Seeing the world as a social scientist vs. as a nationalist

When mass protests against corruption and economic privation began erupting in Venezuela last year, followed by brutal police crackdowns and the disappearing and killing of protesters by government forces and government-backed militias, I naively thought the American Left might take an interest in the protesting side. After all, they were mainly young people upset at the system that was failing them, and the protests seemed to have evolved organically throughout large parts of the country. It didn’t seem to matter how the American Left had approved of Hugo Chávez, cautiously in pockets and enthusiastically in other pockets, for 15 years. After all, Chávez was dead, and it wouldn’t have lost them too much face to declare that his successor, Nicolás Maduro, had betrayed the revolution. Killing peaceful protesters is usually enough to establish bad guy status. Though Maduro was a Chávez disciple and largely continued his policies, it didn’t seem to be asking much to say that some kind of tide had turned.
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But no, where there was a reaction at all it was to point out that one of the major opposition figures, Leopoldo López, was alleged to have links with the CIA. (It is difficult to confidently pinpoint exactly what these links involved, but I am not disputing the major theme.) Thus the argument implicitly ran that what appeared to be an organic social movement was secretly being orchestrated or at least manipulated by the CIA and thus was not eligible for sympathy or support. López turned himself in to avoid being labeled as the mastermind and tarnishing the rest of the movement, and he remains incarcerated at present.
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Though my frustration with the Left continues, I should have been prepared for the disappointment. After all, this phenomenon has happened time and time again. Orwell began his essay “Notes on Nationalism” with
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Somewhere or other Byron makes use of the French word longeur, and remarks in passing that though in England we happen not to have the word, we have the thing in considerable profusion. In the same way, there is a habit of mind which is now so widespread that it affects our thinking on nearly every subject, but which has not yet been given a name. As the nearest existing equivalent I have chosen the word ‘nationalism’, but it will be seen in a moment that I am not using it in quite the ordinary sense, if only because the emotion I am speaking about does not always attach itself to what is called a nation — that is, a single race or a geographical area. It can attach itself to a church or a class, or it may work in a merely negative sense, against something or other and without the need for any positive object of loyalty.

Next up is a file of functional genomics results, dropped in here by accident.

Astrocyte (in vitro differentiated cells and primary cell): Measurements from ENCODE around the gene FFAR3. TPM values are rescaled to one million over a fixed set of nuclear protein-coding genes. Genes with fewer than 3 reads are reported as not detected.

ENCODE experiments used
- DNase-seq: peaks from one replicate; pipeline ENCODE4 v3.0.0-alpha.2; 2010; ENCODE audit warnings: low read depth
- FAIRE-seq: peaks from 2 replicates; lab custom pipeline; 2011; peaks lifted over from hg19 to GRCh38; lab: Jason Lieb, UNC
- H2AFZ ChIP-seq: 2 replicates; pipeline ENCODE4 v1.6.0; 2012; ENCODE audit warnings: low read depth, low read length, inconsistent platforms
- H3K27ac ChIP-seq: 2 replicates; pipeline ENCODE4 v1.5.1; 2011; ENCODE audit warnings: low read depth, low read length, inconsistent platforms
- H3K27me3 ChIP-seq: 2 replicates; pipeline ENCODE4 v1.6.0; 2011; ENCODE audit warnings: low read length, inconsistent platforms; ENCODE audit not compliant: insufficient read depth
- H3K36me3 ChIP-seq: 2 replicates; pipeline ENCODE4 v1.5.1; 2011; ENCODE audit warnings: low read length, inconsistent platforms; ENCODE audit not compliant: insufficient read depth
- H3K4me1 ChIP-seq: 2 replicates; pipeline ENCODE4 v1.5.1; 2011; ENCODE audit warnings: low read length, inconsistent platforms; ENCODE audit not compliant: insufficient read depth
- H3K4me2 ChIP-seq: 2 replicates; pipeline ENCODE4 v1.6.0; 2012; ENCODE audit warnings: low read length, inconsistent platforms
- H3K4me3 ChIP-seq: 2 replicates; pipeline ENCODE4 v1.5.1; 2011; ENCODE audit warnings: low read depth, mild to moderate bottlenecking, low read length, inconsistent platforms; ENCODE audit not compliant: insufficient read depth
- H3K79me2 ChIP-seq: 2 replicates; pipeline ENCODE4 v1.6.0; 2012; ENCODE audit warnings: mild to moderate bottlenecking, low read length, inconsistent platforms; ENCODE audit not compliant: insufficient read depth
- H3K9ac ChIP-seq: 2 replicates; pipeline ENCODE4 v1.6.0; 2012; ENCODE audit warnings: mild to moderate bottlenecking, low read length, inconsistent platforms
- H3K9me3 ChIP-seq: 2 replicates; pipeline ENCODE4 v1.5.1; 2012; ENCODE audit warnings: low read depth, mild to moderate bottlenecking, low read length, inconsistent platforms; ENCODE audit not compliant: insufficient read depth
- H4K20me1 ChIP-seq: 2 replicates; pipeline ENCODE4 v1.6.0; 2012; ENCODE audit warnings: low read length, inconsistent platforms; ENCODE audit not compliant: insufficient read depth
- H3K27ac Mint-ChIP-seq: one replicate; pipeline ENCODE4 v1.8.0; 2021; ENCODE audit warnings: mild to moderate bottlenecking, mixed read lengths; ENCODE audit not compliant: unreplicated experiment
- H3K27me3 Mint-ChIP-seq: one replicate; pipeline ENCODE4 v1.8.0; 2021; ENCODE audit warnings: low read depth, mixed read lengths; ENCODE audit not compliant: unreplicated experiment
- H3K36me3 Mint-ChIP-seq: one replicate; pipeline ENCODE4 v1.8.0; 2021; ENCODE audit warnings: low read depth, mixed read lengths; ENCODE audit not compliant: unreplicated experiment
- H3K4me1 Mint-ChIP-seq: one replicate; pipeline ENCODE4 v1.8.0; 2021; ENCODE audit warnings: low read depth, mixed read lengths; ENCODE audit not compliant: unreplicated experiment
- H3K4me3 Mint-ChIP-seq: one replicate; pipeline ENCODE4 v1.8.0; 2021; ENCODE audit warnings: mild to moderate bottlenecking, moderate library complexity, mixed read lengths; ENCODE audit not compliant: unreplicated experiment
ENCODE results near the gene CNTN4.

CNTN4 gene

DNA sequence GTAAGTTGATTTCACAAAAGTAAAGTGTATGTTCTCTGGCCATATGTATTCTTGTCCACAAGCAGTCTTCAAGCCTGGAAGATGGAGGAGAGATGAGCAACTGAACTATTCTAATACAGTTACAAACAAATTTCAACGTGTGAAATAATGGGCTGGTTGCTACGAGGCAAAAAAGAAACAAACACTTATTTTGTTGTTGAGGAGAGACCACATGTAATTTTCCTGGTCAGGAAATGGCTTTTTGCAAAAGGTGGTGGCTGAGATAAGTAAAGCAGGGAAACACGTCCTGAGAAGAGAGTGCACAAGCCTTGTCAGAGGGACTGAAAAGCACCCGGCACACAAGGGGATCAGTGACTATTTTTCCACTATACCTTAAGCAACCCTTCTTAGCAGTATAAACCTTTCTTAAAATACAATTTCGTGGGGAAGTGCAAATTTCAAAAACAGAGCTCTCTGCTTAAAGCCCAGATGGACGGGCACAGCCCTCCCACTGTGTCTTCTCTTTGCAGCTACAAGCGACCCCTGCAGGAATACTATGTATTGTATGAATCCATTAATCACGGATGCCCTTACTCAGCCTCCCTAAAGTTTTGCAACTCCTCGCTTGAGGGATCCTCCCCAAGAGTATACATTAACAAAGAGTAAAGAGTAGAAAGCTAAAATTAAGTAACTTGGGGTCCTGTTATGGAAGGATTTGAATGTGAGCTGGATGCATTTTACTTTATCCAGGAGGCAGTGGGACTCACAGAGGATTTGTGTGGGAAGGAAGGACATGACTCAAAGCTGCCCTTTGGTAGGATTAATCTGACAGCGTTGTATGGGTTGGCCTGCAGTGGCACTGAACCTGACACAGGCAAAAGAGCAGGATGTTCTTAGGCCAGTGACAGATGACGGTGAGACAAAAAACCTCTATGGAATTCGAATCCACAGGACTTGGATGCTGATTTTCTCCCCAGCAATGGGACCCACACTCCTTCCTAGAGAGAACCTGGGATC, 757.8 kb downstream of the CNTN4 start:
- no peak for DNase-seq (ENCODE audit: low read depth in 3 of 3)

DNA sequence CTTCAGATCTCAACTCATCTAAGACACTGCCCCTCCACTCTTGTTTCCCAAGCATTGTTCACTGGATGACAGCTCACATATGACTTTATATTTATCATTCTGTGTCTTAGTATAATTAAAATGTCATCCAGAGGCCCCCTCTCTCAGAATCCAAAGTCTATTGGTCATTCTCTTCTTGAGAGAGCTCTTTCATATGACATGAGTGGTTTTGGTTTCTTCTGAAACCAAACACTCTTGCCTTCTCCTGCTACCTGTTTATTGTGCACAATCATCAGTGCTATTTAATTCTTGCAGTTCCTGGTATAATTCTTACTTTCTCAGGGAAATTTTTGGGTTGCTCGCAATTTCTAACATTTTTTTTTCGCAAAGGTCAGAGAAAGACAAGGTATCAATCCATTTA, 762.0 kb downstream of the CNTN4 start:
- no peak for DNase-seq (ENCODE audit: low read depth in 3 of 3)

By ‘nationalism’ I mean first of all the habit of assuming that human beings can be classified like insects and that whole blocks of millions or tens of millions of people can be confidently labelled ‘good’ or ‘bad’. But secondly — and this is much more important — I mean the habit of identifying oneself with a single nation or other unit, placing it beyond good and evil and recognising no other duty than that of advancing its interests. …

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In this case, of course, the “nationalism” I refer to is loyalty and emotional attachment to the global “progressive” movement, many of whose goals I share. Because Chávez was considered (by many) to be part of this movement and Maduro is his handpicked successor, the attachment extends to the Venezuelan government of 2014–2015, i.e. the regime that is still causing economic disaster and beating, disappearing, and killing protesters.
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But why is it that so few people seem to be capable of nuance or complexity in politics? It is entirely possible for one to believe, for example, that Chávez did a lot of bad things while with the other hand doing a lot of good things. One can also believe that the CIA is generally up to no good and hence its support of López taints him while also believing that López might locally be considered a legitimate political leader who is preferable to Maduro. This mindset makes sense to me, and it’s not unfamiliar to most people in the US, where the majority of this blog’s readers reside. Take Thomas Jefferson. Most of us can agree that (a) Jefferson had a lot of good, important, insightful ideas about how governments should be run, and at the same time that (b) his advocacy of and personal involvement in the system of chattel slavery are completely despicable, especially given that he seemed in his more lucid moments to have known better. Why is applying this framework to current events and people so uncommon?Clearance Oakley sunglasses

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  • Ryan Safner

    I think that people latch onto specific instances of issues that are tainted with some moral shades of gray – in this case, an opposition leader that was tainted by CIA presence. It creates a more costly signal for Chavistas and far-left supporters to signal loyalty to their in-group by hand-waiving past the their guy’s faults, and so they jump on the opportunity just as vociferously as anti-Chavistas jumping at the abuses of Maduro’s regime (who can signal loyalty to their in-group). Maybe if it weren’t for the CIA presence, all sides would generally be like “hey yeah, killing protesters is bad, what’s up with that,” but it commands less attention and in-group signalling value.

    Relevant (and one of my favorites) Slate Star Codex: